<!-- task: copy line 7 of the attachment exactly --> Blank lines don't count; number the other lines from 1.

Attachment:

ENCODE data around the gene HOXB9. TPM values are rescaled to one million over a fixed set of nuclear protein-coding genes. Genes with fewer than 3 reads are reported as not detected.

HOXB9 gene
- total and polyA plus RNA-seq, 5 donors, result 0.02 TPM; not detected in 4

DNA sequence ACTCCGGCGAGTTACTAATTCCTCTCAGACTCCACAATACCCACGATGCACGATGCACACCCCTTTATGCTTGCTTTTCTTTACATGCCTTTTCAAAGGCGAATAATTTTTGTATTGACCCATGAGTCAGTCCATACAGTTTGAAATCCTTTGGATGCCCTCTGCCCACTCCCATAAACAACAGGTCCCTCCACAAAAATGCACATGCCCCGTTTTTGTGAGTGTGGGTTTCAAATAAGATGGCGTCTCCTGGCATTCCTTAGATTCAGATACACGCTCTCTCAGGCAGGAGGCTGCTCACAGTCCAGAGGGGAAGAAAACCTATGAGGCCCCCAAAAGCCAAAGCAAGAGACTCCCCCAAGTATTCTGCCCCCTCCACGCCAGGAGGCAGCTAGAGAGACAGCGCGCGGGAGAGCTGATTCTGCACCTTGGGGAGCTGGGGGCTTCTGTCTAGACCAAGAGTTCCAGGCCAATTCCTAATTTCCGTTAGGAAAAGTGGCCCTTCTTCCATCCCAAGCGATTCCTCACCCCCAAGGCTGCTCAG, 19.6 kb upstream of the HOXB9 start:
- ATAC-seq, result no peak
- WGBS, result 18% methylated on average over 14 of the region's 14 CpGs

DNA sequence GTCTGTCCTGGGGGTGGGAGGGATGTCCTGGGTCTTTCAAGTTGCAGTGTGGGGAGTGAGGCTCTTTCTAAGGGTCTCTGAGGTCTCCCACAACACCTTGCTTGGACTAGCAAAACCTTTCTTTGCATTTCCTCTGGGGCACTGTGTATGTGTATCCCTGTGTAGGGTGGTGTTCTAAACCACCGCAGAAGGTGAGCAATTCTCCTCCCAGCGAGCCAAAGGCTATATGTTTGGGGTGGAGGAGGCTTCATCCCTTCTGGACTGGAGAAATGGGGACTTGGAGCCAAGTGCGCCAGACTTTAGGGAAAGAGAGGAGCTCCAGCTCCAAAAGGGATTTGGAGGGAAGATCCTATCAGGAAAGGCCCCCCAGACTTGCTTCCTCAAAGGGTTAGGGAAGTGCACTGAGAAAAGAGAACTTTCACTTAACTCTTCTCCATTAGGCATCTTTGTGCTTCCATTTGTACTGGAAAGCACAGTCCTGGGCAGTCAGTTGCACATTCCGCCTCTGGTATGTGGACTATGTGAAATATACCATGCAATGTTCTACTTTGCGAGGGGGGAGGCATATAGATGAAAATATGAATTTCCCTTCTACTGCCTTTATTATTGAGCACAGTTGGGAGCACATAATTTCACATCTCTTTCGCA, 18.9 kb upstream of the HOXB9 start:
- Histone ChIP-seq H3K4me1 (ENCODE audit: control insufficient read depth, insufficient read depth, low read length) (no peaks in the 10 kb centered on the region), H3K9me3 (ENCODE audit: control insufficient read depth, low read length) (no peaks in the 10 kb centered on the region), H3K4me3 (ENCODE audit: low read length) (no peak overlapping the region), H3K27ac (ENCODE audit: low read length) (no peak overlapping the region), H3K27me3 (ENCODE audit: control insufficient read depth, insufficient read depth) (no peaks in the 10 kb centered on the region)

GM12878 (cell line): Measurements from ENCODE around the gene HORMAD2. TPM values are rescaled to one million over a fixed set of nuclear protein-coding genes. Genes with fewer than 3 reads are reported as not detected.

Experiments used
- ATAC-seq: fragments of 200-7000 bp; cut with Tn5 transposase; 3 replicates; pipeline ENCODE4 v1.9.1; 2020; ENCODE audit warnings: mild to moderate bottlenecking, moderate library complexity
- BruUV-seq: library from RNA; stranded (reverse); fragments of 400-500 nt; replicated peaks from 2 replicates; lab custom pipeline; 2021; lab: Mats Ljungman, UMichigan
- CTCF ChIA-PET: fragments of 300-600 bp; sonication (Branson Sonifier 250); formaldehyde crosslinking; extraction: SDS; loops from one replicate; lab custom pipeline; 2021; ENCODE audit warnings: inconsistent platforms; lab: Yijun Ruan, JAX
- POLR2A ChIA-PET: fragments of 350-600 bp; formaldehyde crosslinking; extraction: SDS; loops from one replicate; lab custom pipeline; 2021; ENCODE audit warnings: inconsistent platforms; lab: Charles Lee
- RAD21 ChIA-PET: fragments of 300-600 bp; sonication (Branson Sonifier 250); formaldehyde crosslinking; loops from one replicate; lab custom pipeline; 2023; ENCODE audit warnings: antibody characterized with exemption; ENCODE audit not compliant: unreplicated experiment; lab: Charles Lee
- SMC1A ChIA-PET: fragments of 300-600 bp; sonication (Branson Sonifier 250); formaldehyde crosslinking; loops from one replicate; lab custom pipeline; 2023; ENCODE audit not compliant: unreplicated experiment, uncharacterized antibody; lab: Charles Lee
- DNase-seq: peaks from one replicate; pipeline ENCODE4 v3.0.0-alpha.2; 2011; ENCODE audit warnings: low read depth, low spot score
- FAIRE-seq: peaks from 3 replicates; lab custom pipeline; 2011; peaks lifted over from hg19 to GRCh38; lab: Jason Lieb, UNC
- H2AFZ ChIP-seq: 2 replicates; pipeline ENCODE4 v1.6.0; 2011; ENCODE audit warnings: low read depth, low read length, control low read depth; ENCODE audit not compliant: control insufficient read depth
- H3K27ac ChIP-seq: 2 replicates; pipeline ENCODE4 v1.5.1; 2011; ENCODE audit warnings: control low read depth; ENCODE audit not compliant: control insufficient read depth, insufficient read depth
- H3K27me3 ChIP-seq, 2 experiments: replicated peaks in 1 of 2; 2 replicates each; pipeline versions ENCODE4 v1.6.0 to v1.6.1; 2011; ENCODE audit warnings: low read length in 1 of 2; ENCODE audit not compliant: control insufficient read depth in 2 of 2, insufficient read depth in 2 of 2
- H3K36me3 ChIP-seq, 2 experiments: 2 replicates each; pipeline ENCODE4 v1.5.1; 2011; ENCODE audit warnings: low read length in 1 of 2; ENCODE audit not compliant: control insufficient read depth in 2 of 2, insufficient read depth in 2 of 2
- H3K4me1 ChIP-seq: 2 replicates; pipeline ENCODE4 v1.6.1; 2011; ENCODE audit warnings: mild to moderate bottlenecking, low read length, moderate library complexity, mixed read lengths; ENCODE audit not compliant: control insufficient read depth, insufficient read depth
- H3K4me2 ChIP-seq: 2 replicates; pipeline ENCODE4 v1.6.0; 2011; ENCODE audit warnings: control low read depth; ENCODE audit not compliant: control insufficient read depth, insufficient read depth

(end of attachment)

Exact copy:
DNA sequence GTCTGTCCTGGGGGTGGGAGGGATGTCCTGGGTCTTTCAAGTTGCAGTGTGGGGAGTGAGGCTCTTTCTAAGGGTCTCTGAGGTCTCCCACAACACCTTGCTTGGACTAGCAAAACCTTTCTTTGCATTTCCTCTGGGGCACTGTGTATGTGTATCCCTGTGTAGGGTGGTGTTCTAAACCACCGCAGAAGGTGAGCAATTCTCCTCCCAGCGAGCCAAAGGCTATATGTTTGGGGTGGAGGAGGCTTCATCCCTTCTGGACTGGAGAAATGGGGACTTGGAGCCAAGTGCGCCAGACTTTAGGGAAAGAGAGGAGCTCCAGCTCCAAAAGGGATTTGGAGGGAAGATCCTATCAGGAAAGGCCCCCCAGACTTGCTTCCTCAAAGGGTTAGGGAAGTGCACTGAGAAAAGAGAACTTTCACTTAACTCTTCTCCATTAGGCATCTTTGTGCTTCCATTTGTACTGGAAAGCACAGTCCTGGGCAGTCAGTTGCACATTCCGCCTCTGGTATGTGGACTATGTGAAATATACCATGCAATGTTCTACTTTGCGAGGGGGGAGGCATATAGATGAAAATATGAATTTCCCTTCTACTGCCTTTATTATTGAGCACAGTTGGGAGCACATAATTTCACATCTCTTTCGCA, 18.9 kb upstream of the HOXB9 start: